EU Under Pressure to Raise Efficiency Target
Members of the European Union are braced for the release today of 1,000 pages of legislation meant to set the continent’s direction on climate and energy.
The so-called “Winter Package” contains eight sections covering a broad array of energy policies. The package is expected to set a framework for “capacity remuneration mechanisms” across the Union “to ensure coherence, cross-border participation, and avoid market distortions,” EU climate chief Miguel Arias Cañete said in a speech.
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That may include “strict environmental criteria to avoid giving wrong incentives that might lead to stranded assets as our emission cap gets tighter,” Cañete said.
Draft text leaked earlier this month suggested the European Commission may hike its target for improving the energy efficiency of Europe’s economy from 27% by 2030 to 30%.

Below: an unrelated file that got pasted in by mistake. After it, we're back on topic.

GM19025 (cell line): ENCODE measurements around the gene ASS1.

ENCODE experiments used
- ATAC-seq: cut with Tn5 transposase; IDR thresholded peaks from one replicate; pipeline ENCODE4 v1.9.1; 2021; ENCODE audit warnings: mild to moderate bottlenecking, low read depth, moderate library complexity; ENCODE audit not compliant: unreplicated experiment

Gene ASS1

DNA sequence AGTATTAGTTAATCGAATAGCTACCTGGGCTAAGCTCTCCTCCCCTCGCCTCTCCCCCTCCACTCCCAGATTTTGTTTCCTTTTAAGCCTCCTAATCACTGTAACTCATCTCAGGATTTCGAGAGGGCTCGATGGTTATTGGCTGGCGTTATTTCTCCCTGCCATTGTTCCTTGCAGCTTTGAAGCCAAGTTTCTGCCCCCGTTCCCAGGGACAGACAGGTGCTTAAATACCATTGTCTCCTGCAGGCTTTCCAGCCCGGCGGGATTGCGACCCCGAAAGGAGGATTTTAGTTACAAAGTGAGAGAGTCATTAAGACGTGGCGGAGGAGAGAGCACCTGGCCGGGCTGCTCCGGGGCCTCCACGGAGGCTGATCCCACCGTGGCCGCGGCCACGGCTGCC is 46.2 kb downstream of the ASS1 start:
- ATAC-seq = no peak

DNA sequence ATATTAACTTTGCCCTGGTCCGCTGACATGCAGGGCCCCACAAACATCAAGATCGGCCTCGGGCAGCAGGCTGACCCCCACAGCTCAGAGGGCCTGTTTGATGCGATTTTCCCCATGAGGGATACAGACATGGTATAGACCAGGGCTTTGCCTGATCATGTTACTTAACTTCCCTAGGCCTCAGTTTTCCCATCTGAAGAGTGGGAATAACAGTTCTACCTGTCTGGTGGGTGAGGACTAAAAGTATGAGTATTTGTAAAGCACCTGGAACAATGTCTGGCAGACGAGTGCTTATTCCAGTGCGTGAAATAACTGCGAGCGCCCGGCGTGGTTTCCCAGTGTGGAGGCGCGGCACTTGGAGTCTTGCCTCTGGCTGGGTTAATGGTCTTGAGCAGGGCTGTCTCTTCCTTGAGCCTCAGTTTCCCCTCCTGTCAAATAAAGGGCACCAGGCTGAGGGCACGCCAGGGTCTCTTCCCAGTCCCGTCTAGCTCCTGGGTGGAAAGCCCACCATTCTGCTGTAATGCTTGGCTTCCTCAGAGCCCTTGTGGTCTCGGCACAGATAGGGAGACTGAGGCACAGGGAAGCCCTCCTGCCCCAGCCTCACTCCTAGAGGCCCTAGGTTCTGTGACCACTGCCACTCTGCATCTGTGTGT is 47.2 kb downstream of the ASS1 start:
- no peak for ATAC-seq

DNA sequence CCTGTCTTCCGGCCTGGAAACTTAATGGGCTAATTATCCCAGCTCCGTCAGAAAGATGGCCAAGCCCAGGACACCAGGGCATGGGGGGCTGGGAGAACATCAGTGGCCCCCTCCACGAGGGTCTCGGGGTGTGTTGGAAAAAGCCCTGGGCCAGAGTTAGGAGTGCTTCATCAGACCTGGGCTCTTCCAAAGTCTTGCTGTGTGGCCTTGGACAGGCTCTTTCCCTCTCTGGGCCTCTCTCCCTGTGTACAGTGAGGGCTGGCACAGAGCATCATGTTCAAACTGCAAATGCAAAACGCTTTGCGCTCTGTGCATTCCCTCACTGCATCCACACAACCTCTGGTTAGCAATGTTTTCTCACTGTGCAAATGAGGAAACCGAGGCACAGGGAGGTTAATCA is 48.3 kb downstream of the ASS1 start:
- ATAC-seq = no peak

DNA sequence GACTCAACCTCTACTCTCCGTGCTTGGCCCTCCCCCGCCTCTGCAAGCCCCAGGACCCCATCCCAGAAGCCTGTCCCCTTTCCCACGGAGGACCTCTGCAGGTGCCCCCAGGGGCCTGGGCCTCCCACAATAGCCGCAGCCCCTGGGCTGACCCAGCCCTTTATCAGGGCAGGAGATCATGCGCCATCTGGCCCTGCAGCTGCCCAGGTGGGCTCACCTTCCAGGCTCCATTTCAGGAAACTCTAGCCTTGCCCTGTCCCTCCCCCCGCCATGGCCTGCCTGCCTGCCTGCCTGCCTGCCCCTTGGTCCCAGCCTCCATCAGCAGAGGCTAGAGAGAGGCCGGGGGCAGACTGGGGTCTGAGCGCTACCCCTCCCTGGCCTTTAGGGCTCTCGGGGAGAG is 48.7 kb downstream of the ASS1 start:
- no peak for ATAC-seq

“My position is clear,” Cañete said. “If you want to perform, you need a binding target…at least at the EU level, so you have a benchmark. 27% is not enough. 30% delivers enormous benefits.”
Last week, the Paris-based Institute for Sustainable Development and International Relations (ISDIR) warned that the EU is significantly “off track” from that goal, and called for “a massive new drive to get more diesel cars off the road and close more coal-fired power stations.”
The same push is backed by several business groups.
One coalition of leading European businesses, including Philips and Veolia, is urging an even higher 40% energy efficiency target. “Europe must increase the scale and rate [of efficiency improvements] to meet its Paris climate commitments,” the coalition said in a letter. “If we want to secure a cost-effective energy transition, both a binding ambition for energy efficiency and a clear, long-term vision are needed.”
According to another business-backed organization, the European Alliance to Save Energy (EU-ASE), maintaining “the current 27% target would merely slow down the current rate of energy productivity [improvement] in the EU.”